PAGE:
Over the last few days I’ve seen posted on social media people feeling the need to point out that Memorial Day is the day to remember those in the Armed Forces who have fallen in combat. And it’s not just that they want you to remember that it’s for the fallen, but to point out that it’s not about those that are still alive. I even read another blog written by a service member who talked about how they hate it when people try to thank them for serving their country on Memorial Day or Armed Forces Day or any day other than Veteran’s Day, because as a veteran that’s the only time someone should thank them, and so that’s when they acknowledge such sentiment. First off, that sounds extremely rude and a poor reflection on military members when someone gets thanked and they ignore it except for one day a year. However, I don’t at all understand the concept that we should leave out anyone who is or has served their country on this day, even though it is set aside specifically for those no longer among us.
Today we should remember that our freedom has been protected by so many lives laid down in service to this country. There have been many wars fought, and even now there are troops out there trying to stop anyone who wishes to harm America. Men and women have died while we sit at home enjoying those freedoms that they gave up. Because when you serve in the military you do give up a lot of freedoms. You don’t get to choose where you live. You don’t get to say and do as you wish even off duty because you’re always on duty and you’re always representing the military. You don’t even get to choose what you do with your hair, nails, even piercings and body art all have regulations on them. And you definitely don’t get to up and quit because you decide you don’t want to be there anymore. You give up a lot, and all the while knowing that you could be put in the position to make the ultimate sacrifice. I think that’s something that should be recognized every day of the year.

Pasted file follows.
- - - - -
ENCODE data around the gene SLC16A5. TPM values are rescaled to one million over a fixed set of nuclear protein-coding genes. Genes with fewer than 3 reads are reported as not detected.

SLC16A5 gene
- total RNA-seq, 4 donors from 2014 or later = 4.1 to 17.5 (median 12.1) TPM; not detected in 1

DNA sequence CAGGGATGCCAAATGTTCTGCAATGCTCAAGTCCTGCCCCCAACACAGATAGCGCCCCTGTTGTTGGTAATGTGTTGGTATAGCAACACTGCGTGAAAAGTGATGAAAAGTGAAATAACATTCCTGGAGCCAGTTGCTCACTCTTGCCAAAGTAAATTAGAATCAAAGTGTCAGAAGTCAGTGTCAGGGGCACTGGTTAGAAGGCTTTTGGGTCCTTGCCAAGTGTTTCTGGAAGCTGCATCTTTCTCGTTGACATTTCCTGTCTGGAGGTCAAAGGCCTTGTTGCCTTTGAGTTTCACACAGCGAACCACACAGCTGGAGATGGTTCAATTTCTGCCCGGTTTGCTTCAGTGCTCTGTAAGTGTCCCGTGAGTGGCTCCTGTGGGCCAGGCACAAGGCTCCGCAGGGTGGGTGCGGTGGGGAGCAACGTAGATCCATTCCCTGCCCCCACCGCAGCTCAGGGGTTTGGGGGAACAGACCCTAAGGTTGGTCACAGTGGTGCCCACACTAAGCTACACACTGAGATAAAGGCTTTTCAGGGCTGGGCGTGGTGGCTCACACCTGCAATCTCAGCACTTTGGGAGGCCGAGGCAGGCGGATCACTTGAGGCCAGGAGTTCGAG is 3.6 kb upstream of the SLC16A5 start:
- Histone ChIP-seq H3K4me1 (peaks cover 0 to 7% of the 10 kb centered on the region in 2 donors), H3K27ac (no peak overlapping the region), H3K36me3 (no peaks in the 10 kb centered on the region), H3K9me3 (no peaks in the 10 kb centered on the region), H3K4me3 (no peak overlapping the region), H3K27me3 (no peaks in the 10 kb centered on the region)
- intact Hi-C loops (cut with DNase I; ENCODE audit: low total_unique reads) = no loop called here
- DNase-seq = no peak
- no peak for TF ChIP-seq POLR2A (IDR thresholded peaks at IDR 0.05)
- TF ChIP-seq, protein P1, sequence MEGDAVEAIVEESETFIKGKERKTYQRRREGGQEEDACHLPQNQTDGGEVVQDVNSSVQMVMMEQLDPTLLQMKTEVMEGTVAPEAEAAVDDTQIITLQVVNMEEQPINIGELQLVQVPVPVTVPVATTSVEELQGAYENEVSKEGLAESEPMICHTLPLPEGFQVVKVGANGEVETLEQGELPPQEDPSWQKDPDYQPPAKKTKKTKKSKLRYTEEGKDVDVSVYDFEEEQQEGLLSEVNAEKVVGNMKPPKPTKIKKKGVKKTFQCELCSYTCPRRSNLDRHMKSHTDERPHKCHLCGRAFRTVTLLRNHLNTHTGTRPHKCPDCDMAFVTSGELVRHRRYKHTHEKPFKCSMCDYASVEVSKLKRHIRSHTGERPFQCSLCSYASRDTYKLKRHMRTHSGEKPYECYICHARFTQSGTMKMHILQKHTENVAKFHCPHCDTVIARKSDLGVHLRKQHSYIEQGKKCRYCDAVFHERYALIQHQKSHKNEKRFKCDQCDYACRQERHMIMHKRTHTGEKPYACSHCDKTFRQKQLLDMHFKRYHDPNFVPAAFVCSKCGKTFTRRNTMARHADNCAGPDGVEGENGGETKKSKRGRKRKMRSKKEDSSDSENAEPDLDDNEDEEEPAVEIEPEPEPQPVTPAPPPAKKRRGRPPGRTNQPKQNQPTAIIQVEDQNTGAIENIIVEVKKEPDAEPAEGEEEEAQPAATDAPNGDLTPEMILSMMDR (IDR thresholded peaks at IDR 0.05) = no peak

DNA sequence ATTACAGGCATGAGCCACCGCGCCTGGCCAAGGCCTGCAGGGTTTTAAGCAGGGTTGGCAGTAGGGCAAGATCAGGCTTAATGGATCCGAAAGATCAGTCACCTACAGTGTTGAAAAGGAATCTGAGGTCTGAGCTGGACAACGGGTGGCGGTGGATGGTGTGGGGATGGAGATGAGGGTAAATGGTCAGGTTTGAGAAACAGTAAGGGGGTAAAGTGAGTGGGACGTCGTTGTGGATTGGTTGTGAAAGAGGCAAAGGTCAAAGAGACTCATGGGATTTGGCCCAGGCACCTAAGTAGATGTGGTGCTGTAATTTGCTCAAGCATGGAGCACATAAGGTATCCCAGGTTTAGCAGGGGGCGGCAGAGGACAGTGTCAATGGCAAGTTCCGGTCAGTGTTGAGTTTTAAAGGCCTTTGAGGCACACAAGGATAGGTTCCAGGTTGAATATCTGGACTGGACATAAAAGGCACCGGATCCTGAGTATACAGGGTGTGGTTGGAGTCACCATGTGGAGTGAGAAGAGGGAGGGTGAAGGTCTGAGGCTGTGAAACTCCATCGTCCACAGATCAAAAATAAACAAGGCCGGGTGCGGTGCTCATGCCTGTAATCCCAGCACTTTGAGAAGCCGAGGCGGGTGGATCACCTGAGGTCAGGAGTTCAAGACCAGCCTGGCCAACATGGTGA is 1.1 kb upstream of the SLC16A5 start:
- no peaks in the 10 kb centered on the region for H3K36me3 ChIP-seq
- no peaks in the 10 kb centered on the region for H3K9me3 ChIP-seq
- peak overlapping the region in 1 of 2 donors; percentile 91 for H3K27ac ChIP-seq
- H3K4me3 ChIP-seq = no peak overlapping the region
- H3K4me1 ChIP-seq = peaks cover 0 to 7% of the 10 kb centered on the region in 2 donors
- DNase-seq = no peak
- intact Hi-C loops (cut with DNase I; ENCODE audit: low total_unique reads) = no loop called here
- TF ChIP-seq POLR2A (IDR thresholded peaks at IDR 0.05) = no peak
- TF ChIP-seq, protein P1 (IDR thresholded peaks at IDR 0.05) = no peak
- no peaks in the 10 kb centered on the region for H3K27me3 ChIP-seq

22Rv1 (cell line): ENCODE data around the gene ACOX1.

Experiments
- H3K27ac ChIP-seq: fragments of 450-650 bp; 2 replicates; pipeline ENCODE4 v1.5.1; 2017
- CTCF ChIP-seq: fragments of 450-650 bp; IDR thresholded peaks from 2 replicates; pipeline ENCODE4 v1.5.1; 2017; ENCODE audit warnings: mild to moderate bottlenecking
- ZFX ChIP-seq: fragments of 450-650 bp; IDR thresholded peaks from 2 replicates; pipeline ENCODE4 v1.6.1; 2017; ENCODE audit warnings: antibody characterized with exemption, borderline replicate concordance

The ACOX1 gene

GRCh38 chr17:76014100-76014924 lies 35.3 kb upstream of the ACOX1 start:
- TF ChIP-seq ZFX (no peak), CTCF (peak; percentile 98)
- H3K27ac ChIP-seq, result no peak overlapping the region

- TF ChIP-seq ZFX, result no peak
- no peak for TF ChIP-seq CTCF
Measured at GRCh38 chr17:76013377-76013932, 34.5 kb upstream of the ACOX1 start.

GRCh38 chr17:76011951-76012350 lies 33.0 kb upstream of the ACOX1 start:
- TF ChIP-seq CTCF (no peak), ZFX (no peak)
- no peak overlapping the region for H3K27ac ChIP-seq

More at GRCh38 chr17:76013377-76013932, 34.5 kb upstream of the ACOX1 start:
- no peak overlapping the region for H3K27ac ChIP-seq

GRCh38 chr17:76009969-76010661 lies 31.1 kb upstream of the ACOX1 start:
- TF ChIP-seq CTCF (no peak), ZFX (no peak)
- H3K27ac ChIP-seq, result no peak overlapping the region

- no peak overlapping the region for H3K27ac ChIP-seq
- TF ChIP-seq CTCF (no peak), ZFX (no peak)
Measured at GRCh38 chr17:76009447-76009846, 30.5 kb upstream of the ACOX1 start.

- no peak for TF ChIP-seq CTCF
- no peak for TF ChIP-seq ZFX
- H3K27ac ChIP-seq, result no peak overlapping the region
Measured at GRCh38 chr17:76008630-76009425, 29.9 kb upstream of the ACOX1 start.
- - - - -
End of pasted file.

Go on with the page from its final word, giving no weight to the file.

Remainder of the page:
Because for those who are serving, they may not get out of that service alive, and shouldn’t we thank them when we have the chance, and not way until the next Memorial Day. And for the Veterans, they may have survived, but there’s a chance they may have lost someone, and when you thank them they can accept it for their fallen brethren. I remember my dad talking about seeing his uncle tear up when talking about losing his friend in WWII. Not only did he die right in front of him, but my great uncle had to leave him behind and keep going in order to complete his mission. I believe on Memorial Day thanking him would let him know that people appreciated the sacrifice his friend made. So while we honor the dead, let us not forget the living.